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The Best Books I Read This Spring

We are very close to the official start of summer. Which you all know I am very much not looking forward to. But since spring is almost over, it’s a great excuse for me to talk about the best books I have read recently. If you’re new here, I post my quarterly/seasonal favorites every thaw months. Today I’m talking about the best books I read this spring. Just in case the title didn’t make that obvious.

I am pretty happy with my reading overall from the last three months. I read a wide variety of things this spring, including some new favorites. So far, my summer reading hasn’t gone quite as well (I know it’s not technically summer yet, but it’s hot so whatever). And while I sit here annoyed about my most recent read and also my current audiobook listen (both of which will likely turn out to be two-star books), it’s really nice to look back on some of the great books I read in spring. Hopefully my summer reads get the memo and step up their game

If you missed it, click here to read my winter favorites post.

Click the links below for my monthly wrap ups if you want to see everything I read this spring:

March – April – May

Disfigured: On Fairy Tales, Disability, and Making Space by Amanda Leduc

This is the only nonfiction book on this list, but it has definitely earned its spot. It’s about how disabilities are portrayed in fairy tales, which I think we all kind of know is not great. But this book really opened my eyes to just how terrible fairy tales – from a variety of sources – treat disability and disabled characters. I had never even realized that in The Lion King, Scar is only known by his facial disfigurement. (His original name was Taka, which means “waste” in Swahili. Not great, but still better.) We grow up being taught that disability = broken. You can’t be a princess if you have a scar on your face or you use a mobility aid. This book does such a brilliant job of shining a light on just how important a problem this actually is.

The author intersperses her massive amount of research and evidence with her own experience being diagnosed and then living with cerebral palsy. She does such a great job of tying that into the traditional fairy tale narrative. She also includes conversations with other disabled people about their experiences and opinions, which I thought was great. It’s something I particularly identify with based on my own experiences with disability. There is a quote from Neil Gaiman I think of all the time, particularly when I’m having a bad disability day: “Fairy tales are more than true: not because they tell us that dragons exist, but because they tell us that dragons can be beaten.”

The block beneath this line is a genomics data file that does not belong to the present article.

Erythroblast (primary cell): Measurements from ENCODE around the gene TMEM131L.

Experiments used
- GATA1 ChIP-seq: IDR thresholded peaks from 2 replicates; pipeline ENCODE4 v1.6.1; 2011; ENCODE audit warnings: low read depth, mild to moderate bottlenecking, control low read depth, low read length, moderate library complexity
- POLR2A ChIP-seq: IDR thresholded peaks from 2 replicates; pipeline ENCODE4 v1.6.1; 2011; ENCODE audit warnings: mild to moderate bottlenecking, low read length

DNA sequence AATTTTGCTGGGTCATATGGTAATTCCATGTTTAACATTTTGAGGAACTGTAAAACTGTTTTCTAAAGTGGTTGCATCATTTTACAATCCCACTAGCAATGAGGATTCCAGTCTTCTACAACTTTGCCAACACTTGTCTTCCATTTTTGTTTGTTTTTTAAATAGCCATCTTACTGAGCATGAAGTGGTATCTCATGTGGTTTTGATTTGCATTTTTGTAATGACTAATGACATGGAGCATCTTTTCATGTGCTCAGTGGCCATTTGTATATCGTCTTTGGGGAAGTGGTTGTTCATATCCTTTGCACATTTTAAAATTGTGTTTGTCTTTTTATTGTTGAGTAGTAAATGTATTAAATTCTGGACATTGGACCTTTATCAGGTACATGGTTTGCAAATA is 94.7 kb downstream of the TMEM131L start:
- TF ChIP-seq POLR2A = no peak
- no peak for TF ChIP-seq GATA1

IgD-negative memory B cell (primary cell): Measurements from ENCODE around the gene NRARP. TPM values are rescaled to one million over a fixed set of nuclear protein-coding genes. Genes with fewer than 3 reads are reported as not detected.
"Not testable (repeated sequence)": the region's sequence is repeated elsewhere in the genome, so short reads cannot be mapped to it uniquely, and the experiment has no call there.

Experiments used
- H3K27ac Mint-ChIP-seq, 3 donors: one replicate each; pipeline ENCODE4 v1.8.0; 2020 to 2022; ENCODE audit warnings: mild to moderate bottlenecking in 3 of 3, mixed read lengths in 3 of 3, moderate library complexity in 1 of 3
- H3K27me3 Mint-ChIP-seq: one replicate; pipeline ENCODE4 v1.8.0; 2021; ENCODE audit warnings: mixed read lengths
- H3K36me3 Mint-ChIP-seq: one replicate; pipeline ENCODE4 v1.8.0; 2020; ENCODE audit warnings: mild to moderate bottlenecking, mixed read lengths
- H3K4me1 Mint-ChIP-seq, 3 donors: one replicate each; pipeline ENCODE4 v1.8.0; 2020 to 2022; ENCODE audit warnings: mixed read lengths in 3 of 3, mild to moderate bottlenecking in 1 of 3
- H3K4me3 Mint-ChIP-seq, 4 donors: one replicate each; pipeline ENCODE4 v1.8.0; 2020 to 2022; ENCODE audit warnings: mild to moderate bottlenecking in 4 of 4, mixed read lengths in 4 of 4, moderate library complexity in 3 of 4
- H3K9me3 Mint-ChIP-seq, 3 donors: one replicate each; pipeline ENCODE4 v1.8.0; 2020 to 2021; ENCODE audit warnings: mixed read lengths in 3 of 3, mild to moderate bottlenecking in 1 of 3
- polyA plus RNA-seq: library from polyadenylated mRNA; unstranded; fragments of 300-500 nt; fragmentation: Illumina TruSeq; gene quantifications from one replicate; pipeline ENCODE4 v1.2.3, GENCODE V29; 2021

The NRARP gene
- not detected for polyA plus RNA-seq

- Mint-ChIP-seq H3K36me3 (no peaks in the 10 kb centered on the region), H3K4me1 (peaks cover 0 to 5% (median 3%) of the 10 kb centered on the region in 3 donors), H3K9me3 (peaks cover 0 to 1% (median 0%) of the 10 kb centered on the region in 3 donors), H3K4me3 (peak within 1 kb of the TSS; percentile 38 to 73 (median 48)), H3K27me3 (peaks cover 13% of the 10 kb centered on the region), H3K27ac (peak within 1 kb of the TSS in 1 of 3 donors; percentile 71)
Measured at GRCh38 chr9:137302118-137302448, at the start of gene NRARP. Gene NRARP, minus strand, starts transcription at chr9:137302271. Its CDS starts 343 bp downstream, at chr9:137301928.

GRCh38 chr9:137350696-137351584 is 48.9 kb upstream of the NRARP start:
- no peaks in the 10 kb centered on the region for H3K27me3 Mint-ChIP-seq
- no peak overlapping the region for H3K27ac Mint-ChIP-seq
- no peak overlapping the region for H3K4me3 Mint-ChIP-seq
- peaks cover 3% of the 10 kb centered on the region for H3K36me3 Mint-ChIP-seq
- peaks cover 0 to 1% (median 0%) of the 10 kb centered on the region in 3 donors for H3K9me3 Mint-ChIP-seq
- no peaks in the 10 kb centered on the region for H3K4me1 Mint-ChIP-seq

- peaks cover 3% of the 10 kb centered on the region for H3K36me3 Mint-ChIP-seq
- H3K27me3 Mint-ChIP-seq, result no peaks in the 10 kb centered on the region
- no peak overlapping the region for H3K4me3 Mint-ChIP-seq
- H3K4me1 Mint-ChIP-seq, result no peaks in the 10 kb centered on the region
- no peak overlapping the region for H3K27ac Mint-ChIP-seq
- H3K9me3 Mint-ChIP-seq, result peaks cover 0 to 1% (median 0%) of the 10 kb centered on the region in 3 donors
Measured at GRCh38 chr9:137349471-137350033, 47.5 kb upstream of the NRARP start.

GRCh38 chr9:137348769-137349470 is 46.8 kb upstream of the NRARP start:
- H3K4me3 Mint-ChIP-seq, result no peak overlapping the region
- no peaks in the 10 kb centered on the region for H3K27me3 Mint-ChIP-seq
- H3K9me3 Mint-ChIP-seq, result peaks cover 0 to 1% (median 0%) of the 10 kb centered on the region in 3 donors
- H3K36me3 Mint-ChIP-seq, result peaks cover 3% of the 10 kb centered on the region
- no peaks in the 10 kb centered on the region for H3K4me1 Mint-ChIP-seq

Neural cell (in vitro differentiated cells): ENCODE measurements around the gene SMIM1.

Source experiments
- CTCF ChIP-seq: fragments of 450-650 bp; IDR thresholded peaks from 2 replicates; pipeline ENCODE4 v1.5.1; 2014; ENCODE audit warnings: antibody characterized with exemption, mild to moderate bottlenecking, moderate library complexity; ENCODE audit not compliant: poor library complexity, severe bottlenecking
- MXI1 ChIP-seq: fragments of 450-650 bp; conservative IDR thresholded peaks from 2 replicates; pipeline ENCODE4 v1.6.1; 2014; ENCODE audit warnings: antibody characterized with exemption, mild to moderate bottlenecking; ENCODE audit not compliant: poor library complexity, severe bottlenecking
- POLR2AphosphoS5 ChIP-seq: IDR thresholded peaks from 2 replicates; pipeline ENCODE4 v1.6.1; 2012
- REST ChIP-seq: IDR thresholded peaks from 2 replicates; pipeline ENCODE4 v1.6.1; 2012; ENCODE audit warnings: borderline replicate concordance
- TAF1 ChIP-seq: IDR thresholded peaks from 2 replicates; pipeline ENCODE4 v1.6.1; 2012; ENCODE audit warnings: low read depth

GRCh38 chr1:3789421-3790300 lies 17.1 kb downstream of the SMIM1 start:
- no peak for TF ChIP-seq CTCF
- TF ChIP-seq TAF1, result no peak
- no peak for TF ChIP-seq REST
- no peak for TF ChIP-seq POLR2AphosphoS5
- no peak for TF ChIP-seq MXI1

Hamnet by Maggie O’Farrell

You all know I am a Shakespeare fangirl. (And you won’t let me forget it. The post where I ranked all of Shakespeare’s plays still consistently outranks all of my recent posts, five years later.) But while I knew a bit about Shakespeare and had even been to his house, I didn’t know all that much about his family. One of the reasons I loved this book so much was that it’s very clearly about Shakespeare’s family, but he is not once mentioned by name. He’s such a dominant figure, but here he is only “the father” or “the husband”.

I had previously read I Am, I Am, I Am by Maggie O’Farrell, which was kind of meh for me.. So going into Hamnet, I was wary, but hopeful. But even if I wasn’t excited by the author so much, we all know I was going to read this one at some point. It also won the Women’s Prize for Fiction in 2020, and I’ve been loving the recent winners (the 2021 winner, Piranesi, was my favorite book last year). Obviously, this is not an exception. I loved it.

Honesty, I do feel I connected with Hamnet so much because of my affinity for Shakespeare. But I think this is still just an overall great historical novel. Despite bearing the name of Shakespeare’s son, it’s very much about the women in his life. And you all know I love some female-centric historical fiction. It also has an almost magical realism, eerie sort of quality. Which I absolutely loved. This novel is quietly ambitious in a way you won’t realize until after you turn the last page. I’m still thinking about it almost three months later.

Hench by Natalie Zina Walschots

Here’s where I acknowledge that the books on this list are not the happiest bunch. But here’s the exception, because this is such a fun novel. It’s about a henchwoman who is injured by a superhero in the course of her job. Permanently disabled by the “accident”, she uses her technical skills for revenge. She ends up being hired by one of the most elusive supervillains. And the story goes from there.